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October 22nd 2013 7:56 pm

What differentiates a point update vs a major update with regard to software?

We were having an interesting discussion in the office today about OS X Mavericks. Some people felt that Mavericks (along with Mountain Lion, Lion, and Snow Leopard) seemed more like point releases than significantly new operating systems. (i.e., a simple update intended to fix bugs rather than add significant new features.)

A second example was mentioned with regard to iOS. iOS 7 has been the first new coat of paint in a long time. Prior to that, iOS 6, 5, 4, etc, added new features under the hood, but in most cases they weren't things immediately obvious to the end user.

In your eyes, what are the primary things that differentiate a point update and a major release? Which one is OS X Mavericks? And which one will Android's new OS, KitKat, be?

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9 replies

Once a platform reaches a certain level of maturity, the numbering system begins to feel rather arbitrary outside of major UI rehauls, and those become rare at that point. Certainly, iOS 7 was such. OS X possibly should have gone up to XI by now because 10.0 is an ocean away from 10.9 in terms of UI design.
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I've often felt Android played this game early on, more so than iOS. They'd build up these new OS releases and more often then not they didn't bring too much to the table. 1.5/6 to 2.0/2.1 was pretty big, as was 2.3/4 to 4.0. But everything in the middle had so many under the hood changes or features that appealed to such a small subset they didn't feel significant.
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I think it depends on just how much changes. If the change is mainly background stuff that you may not even encounter or be aware of it may be a point upgrade. Larger upgrades that offer more front facing changes I feel are major updates. To me, Mavericks is a major upgrade. More so than Mountain Lion was.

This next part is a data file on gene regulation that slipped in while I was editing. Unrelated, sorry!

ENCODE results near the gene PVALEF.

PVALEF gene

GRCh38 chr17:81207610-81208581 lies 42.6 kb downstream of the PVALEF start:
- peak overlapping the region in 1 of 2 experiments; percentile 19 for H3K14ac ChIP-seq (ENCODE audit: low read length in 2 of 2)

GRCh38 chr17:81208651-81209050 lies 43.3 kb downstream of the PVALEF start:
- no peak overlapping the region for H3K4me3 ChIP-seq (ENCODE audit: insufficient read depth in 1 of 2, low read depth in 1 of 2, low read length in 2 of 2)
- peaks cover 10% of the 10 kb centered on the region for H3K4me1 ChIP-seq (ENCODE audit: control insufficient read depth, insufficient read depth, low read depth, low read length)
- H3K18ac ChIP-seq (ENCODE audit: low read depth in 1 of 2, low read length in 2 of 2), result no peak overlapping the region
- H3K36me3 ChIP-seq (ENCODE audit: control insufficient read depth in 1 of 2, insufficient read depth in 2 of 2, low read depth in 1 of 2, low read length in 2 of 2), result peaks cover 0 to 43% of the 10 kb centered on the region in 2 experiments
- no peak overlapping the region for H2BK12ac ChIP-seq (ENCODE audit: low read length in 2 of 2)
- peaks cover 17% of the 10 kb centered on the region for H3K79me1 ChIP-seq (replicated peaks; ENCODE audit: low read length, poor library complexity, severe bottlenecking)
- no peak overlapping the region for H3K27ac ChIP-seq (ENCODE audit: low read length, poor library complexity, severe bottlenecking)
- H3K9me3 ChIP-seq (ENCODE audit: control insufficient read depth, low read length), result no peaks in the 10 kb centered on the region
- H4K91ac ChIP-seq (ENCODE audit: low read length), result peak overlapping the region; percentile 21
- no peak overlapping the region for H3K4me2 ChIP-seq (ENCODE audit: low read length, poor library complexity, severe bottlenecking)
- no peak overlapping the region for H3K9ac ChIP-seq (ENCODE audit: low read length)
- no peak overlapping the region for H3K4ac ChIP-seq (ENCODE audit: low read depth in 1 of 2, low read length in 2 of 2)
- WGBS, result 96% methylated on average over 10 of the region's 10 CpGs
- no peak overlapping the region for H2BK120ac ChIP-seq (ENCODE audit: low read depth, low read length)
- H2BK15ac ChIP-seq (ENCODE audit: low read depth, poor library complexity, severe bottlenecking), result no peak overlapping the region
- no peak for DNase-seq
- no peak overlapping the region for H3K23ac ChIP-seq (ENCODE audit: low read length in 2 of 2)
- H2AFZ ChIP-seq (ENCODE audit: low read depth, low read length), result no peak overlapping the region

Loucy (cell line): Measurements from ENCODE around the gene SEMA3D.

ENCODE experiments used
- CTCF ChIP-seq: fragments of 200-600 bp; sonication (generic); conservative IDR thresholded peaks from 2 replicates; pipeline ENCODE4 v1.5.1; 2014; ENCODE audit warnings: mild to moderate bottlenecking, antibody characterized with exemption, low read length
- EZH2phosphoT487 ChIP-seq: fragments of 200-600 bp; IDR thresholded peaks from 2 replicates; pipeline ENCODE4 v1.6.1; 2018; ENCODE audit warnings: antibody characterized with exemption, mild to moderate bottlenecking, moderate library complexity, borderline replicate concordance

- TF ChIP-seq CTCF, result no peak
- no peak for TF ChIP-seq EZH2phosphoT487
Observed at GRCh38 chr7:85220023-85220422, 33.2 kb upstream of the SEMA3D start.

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I agree with most of the comments below, but I also think of it in this interesting way:

I think major releases have been used to signify change (ie damage control) after a "failed release". Whereas the "good" releases can get several service packs and point updates. Think Windows XP Service Pack 4

Android 4.0 was clearly better than Android 3.1 (Heck, in my books all of honeycomb was dreadful)

Windows 7 mopped up the bitter taste of Vista.

Of course this argument falls apart when you considered how OSX Puma "fixed" OSX Cheetah, and more recently Windows 8.1 is "fixing" Windows 8

Just interesting to think about
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Good observation. I guess we will see this play out in Windows when Microsoft rushes 9 after 8.1 fails to stop the complaining. :)
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I didn't see Windows 8.1 as a fix but just a response to what was really a minor annoyance that any user could have taken care with a simple download of a start menu overlay ie: Start 8 (Stardock) or any of the free ones.
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I have never thought of OS updates as a way to fix up a mistake or a flaw in a previous OS version. I always thought of them as improvements.

Some OS's need more improvements than others. When it seems like there is little improvements to be made, maybe a company is just lacking innovation in terms of how to dramatically change the experience for the better. I believe Microsoft was at that stage, and wanted to provide a dramatically new experience for the better......except they forgot the making it better part.
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Well, there's patches, service packs, and platforms.
I consider if its something that has an annual or biannual occurrence, than it's a service pack.

Something that has weekly to monthly updates are patches.

Finally, something that is a completely new build, or a revamped build is a platform.

Mobile OS's really don't need revamps in software. (yet) They are just service packs with patches in between.
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i think the OP recognizes that, but what he is looking for is what constitutes a major upgrade. Obviously Microsoft, Apple, and Google will do what they can to bolster the hype leading to an OS upgrade. Consider the upgrade of XP SP1 to SP2, that was a pretty major upgrade that brought a lot of stability to the platform; in today's environment perhaps MS would have touted that as XP 2.0.
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